Hike & Go Seek – White Pines Forest State Park

White Pines Forest State Park Pine Stand2.JPG

White Pines Forest State Park is an Illinois state park in Ogle County, Illinois, which is a 385 acre park that contains the southernmost remaining stand of native white pine trees in the state of Illinois designated an Illinois Nature preserve in 2001.  The park contains two freshwater streams, dolomite rock formations and a variety of activities generally associated with Illinois state parks.
Among the park’s most distinctive and well known features are the vehicular river crossings.  At three places, crossing Pine Creek, fords were constructed instead of bridges.  The fords offer visitors a chance to actually drive through the creek, though high water frequently closes the crossings.  Hikers are relegated to pedestrian bridges or stepping stones in the creek to cross the stream.  Floods are frequent enough on Pine Creek, a large watershed to the north of the park, that there is an emergency exit from the campground.  When high water closes the fords, the campground is cut off and the emergency exit is the only way out.
The banks of Pine Creek and Spring Creek are lined with large rock and cliff formations that provide habitat to plants ranging from large trees to moss to hanging vines.  The forest undergrowth provides small mammal habitats and among the mammals that can be seen include red squirrels, raccoons, deer and chipmunks.  The creeks are populated with smallmouth bass, rock bass, channel catfish and , when they are stocked by the IDNR, rainbow trout.
The park is Illinois’ third oldest and has become one of the state’s most visited parks hosting over 350,000 visitors each year.  During the warmer months picknicking, camping, lodging, hiking and fishing are available.  The lodge and cabins are listed on the U.S. National Register of Historic Places.

Books you might like:

A Walk in the Woods by Bill Bryson


Wild: From Lost to Found


Whispers in the Wilderness


And just released last month by Scott Stillman…Nature’s Silent Message


Nature’s Silent Message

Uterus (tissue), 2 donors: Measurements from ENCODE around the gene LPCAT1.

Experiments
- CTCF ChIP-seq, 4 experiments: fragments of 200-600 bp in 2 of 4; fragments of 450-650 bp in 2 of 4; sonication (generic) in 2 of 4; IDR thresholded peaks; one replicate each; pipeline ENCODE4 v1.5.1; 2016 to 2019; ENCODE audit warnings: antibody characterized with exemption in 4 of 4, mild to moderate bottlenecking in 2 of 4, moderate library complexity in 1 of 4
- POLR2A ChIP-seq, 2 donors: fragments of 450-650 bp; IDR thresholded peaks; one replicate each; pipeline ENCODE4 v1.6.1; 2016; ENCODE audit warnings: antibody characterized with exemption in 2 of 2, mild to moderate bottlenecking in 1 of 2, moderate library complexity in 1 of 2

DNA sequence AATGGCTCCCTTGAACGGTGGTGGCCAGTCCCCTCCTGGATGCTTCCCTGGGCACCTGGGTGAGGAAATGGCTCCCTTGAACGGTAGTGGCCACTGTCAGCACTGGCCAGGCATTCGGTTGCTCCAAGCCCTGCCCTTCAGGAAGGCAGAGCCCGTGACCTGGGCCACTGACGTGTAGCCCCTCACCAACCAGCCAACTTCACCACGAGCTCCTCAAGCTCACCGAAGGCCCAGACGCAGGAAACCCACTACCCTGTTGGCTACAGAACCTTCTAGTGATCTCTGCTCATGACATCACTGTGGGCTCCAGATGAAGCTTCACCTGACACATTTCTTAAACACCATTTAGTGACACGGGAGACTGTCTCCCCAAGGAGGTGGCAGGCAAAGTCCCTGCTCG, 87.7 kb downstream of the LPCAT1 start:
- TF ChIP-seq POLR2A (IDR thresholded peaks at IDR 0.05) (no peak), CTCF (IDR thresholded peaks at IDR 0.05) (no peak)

Hike & Go Seek – Fort Sheridan

Woman in White Shirt and Black Pants Walking on Pathway in Between Trees

Fort Sheridan is a residential neighborhood located within the cities of Highwood, Lake Forest and Highland Park, Illinois.  It was originally established as Fort Sheridan, an Army post named after the Civil War cavalry general Philip Sheridan to honor his services to Chicago.
There is a forest preserve that is operated by Lake County Forest Preserves which includes 250 acres of the former fort.  The preserve has roughly 4.5 miles of hiking trail, 3.7 miles of trail for cross country skiing and 1.3 miles of trail for biking.   The preserve also includes 0.75 miles of shoreline property alongside Lake Michigan. Throughout the preserve there are educational exhibits and viewing stations along the trails.
In 1984 parts of Fort Sheridan were designated a National Historic Landmark District by the National Park Service who stated that the site “possesses national significance in commemorating the history of the United States of America.”  The historic districts includes 230 acres of land and buildings which include officers’ quarters, barracks, stables, a drill hall, water tower and many other institutional buildings.  Also there is the 54 acre parade ground which was preserved as open space. (wiki)

Nature’s Silent Message

America’s Best Day Hikes

The Divide – A 2700 Mile Search for Answers